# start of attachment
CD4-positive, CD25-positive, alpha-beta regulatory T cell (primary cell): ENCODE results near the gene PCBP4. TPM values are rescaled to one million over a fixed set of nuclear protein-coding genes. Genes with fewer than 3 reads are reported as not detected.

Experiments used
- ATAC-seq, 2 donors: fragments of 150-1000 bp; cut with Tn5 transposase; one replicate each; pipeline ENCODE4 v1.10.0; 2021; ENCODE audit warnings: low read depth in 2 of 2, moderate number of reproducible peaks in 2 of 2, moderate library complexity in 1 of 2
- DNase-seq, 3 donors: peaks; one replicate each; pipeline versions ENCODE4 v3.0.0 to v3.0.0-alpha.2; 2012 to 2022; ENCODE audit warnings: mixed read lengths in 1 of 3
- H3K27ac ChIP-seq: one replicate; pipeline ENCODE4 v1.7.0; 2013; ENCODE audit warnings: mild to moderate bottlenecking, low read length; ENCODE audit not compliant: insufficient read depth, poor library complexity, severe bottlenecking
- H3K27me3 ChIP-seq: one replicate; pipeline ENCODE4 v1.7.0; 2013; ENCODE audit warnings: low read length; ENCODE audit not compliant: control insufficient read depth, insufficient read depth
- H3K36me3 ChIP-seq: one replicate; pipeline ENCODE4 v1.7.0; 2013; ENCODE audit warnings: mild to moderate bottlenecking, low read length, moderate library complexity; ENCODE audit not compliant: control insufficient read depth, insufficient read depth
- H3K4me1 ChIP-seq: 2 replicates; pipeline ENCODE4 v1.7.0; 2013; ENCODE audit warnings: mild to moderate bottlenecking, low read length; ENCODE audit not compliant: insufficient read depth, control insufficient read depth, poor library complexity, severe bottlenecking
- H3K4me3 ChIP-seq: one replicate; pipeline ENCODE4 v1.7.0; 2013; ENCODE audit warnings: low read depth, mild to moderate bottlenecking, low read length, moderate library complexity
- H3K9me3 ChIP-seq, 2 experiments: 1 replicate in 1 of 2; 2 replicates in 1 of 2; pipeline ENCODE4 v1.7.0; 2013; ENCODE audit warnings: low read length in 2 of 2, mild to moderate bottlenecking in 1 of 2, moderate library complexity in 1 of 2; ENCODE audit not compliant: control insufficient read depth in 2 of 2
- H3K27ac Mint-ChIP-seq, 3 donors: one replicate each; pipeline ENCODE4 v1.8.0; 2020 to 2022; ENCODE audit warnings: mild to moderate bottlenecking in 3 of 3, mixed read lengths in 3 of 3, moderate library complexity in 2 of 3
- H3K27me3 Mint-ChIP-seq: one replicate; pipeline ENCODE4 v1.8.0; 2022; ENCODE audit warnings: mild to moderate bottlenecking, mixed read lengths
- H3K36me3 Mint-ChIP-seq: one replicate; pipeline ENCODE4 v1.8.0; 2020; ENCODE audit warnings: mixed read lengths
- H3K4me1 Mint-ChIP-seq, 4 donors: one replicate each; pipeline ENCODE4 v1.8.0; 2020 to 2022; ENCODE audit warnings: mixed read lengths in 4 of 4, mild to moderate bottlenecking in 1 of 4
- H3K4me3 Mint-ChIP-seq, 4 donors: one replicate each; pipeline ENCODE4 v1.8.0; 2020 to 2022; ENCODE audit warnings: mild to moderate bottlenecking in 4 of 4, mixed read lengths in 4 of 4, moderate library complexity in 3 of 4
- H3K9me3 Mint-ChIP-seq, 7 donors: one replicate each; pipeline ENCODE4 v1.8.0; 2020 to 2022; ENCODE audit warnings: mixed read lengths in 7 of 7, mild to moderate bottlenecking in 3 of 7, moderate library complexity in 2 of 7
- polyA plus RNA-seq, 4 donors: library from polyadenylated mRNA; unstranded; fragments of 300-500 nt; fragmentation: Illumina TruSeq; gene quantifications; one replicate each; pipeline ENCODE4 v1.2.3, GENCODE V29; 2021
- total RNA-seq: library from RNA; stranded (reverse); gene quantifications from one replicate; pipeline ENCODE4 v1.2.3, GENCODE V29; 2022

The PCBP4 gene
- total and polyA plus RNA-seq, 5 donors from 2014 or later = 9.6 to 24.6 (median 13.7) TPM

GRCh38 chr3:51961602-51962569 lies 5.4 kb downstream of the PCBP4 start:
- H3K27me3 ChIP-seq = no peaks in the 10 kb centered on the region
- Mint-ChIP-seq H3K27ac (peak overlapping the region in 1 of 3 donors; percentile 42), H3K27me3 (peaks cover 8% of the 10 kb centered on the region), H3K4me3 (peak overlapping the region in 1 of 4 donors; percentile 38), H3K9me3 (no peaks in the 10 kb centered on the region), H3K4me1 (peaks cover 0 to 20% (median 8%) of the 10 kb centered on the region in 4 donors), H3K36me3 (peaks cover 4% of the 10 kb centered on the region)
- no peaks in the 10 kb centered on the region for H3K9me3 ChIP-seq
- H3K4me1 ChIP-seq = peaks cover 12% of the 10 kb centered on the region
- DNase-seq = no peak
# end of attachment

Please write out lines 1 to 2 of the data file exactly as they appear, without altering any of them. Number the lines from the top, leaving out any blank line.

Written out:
CD4-positive, CD25-positive, alpha-beta regulatory T cell (primary cell): ENCODE results near the gene PCBP4. TPM values are rescaled to one million over a fixed set of nuclear protein-coding genes. Genes with fewer than 3 reads are reported as not detected.

Experiments used